The Ethereum Blockchain Upgrade Explained Simply
It’s a big moment for Ethereum as the long-anticipated merger between ETH and ETH 2.0 went into effect earlier this month. This transition marks the first upgrade to the existing Ethereum Classic blockchain with the goal of improving overall speed, efficiency, and the number of transactions per block.
If you’re lost already, let’s pump the breaks and break down what this merge means.
How Ethereum protocols worked before the merge
Ethereum’s Classic Blockchain uses what is called “Proof of Work” protocols where miners try to solve very complex transactions. Think of it as a race to complete a puzzle or cryptographic equation; the first to authenticate the transaction is awarded the authority to add new blocks to the blockchain and is compensated with coins. (Buyers & sellers pay for this compensation in the form of “gas fees.”)
Due to their mathematical complexities, Proof of Work protocols require vast amounts of computing power and energy consumption. Transactions tend to backlog due to supply/demand at various times when multiple calls to the blockchain are attempted at the same time. This backlog causes slow transaction speeds and higher gas fees for the users.
Basically, in a Proof of Work protocol, Ethereum miners invest in the right computing equipment and hardware to handle these complex transactions. If the systems are set up efficiently, they are able to confirm multiple transactions and be compensated well.
From Proof of Work to Proof of Stake
So what will ETH 2.0 offer? Rather than miners investing into the hardware and computing systems to validate transactions, the Proof of Stake protocol forces miners to stake coins that they own to have the ability to validate transactions.
After a miner invests into the coin (in this case, ETHER), the choice of who validates each transaction is randomly decided based on an external complex algorithm based on how much is staked along with the miner’s experience.
To sum up Proof of Stake, miners are investing into the ability to confirm transactions rather than attempting to compute the verification themselves. This somewhat centralizes the transaction confirmation process, however, uses much less computing power and energy consumption, thus making it a more sustainable solution.
The outlook for Ethereum miners
Still lost? Don’t sweat it… as the transition gets underway, many of the questions will answer themselves over time. At this point, the key takeaway is that the process (according to the users) is changing for the better. However, Ethereum miners might have a different opinion…
There is a clear difference of opinion from miners on which protocol is the better option. Proof of Work protocols are a more decentralized solution, which is one of the primary reasons crypto was developed in the first place. It also allows for anyone to invest into the computing hardware to compete for validating transactions to the blockchain.
Proof of Stake takes the individual validation efforts away from the miners and simply awards authorizations based on an upfront investment into the network.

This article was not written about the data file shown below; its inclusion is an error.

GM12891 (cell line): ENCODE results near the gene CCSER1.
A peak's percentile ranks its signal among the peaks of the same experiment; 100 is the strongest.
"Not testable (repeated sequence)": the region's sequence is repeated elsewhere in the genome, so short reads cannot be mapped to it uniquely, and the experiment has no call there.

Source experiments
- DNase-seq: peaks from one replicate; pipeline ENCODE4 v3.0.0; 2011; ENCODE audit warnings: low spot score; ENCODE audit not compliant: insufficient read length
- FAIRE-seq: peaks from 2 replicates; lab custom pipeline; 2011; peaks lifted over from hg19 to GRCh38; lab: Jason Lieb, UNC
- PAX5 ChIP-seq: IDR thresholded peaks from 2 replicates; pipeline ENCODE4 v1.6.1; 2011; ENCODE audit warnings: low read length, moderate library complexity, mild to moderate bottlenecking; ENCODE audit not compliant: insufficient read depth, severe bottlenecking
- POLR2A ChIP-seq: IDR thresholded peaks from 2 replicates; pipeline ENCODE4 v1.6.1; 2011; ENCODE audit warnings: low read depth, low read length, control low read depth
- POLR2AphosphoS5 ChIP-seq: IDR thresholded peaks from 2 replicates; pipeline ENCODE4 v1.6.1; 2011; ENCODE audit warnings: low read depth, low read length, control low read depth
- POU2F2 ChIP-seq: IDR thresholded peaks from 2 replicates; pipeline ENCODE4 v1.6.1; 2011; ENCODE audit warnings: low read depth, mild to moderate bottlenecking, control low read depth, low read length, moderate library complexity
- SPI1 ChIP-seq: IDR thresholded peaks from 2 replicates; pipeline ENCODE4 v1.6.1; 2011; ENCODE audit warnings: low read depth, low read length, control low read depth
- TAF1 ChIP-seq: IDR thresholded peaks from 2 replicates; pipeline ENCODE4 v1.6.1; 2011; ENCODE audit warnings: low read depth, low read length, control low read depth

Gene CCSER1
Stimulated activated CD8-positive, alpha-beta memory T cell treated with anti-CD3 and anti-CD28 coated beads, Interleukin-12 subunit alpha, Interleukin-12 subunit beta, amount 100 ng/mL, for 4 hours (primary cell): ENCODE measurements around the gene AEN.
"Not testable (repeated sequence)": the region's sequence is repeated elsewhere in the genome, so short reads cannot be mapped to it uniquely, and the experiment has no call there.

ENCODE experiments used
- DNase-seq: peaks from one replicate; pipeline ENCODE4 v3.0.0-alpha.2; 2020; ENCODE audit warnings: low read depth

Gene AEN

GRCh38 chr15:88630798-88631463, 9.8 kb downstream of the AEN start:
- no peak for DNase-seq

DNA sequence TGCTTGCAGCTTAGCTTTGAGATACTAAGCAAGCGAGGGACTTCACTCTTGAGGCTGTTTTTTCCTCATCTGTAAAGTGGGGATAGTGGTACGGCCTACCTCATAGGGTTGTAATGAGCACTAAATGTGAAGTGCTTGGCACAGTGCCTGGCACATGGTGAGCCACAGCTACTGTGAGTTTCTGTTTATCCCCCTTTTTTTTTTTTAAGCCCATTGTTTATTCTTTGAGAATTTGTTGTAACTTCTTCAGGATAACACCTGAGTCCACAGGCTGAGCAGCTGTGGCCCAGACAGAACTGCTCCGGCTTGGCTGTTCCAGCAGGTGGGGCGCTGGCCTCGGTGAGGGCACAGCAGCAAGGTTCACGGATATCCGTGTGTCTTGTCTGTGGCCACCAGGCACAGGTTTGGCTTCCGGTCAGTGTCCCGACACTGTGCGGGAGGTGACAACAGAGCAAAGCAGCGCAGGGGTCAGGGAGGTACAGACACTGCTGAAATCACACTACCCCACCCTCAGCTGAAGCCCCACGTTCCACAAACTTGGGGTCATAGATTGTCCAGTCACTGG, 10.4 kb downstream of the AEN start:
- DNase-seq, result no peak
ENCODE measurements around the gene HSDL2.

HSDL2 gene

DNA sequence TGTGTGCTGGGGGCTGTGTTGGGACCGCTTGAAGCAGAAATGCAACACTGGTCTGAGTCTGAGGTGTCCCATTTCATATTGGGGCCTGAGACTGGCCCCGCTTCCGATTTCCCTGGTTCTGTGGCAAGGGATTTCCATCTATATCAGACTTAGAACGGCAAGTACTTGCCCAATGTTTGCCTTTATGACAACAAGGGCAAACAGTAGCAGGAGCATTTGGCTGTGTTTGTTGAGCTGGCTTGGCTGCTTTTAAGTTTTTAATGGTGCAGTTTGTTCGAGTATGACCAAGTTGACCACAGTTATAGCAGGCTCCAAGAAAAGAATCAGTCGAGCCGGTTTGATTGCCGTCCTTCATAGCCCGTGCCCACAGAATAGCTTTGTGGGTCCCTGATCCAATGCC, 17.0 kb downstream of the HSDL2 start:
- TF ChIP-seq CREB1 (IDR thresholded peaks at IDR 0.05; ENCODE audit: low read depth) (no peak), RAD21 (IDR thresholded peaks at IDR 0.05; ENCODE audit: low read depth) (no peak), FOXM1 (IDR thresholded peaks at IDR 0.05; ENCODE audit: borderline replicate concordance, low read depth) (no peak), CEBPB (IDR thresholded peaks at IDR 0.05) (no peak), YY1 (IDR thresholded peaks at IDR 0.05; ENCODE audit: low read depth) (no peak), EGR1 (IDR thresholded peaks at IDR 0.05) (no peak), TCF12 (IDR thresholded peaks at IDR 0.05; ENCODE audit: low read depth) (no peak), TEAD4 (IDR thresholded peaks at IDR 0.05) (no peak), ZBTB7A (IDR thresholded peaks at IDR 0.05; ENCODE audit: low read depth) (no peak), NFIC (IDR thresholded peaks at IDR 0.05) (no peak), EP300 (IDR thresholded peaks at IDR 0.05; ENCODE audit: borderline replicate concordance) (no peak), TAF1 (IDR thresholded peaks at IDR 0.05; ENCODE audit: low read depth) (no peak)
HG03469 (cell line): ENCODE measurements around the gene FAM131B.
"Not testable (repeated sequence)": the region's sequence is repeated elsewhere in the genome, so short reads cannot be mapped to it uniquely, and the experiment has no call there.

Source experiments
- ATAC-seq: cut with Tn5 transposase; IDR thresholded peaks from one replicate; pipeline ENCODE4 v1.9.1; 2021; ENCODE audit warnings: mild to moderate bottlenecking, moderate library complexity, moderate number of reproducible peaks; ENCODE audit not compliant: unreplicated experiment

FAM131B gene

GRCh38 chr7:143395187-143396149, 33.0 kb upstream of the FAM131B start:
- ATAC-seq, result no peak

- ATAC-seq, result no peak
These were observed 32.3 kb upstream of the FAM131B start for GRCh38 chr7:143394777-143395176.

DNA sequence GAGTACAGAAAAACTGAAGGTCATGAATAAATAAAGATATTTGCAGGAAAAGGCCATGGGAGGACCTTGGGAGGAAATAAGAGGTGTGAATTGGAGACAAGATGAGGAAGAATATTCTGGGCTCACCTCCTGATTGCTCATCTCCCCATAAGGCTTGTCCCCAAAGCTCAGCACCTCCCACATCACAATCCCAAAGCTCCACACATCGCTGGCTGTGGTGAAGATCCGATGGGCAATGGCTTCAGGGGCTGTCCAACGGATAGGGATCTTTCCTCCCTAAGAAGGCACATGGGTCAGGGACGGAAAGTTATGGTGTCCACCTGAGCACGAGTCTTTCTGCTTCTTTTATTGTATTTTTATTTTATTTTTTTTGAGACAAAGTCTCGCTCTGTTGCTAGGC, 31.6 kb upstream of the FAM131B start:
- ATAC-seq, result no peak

In short, if you have the money to stake into the network, you are now entered into the pool of authorized miners for ETH 2.0 versus investing into your own system in order to compete for those transactions. Once again, with time, the transition will iron out all wrinkles and miners will be forced to adopt or simply miss the boat as it starts to sail in this new direction.
What benefits are there for users?
- Less energy consumption (therefore more sustainable and environmentally friendly)
- Faster transaction times
- Lower risk of attack
The energy consumption is definitely one of the major advantages to this new protocol, since the amount of computing power required to validate each transaction has been a dark cloud over an otherwise miraculous way to conduct transactions.
Transaction speeds are also a big plus in this new protocol and users will see that change almost instantly. The more centralized validation process also allows for more transactions to be validated per block, which will directly increase the speed of transaction.
The burning question that users have is how this protocol will impact gas fees? Right now, there are many conflicting opinions… These fees are still driven on a supply/demand basis, therefore in heavier times, we can still expect gas fees to be higher. How much higher is the question we are waiting for.
Risk mitigation is the final benefit for users. In Proof of Work protocols, once a miner is awarded with the block, the system relies on that miner to complete the transaction using a specific set of rules and procedures. There are scenarios where miners can prevent transactions from being confirmed and force users to pay twice (a crooked process known as double-spending). The Proof of Stake protocol protects the user’s transaction by collateralizing the miner’s staked coin. If there are dishonest practices attempted, the miner could lose their staked investment.
To wrap up, the transition is happening whether we all want it or not. Like all market shifts, it will take time for users and miners to adjust to the new protocol.
For crypto as a whole, this guy thinks it is a pivot in the right direction.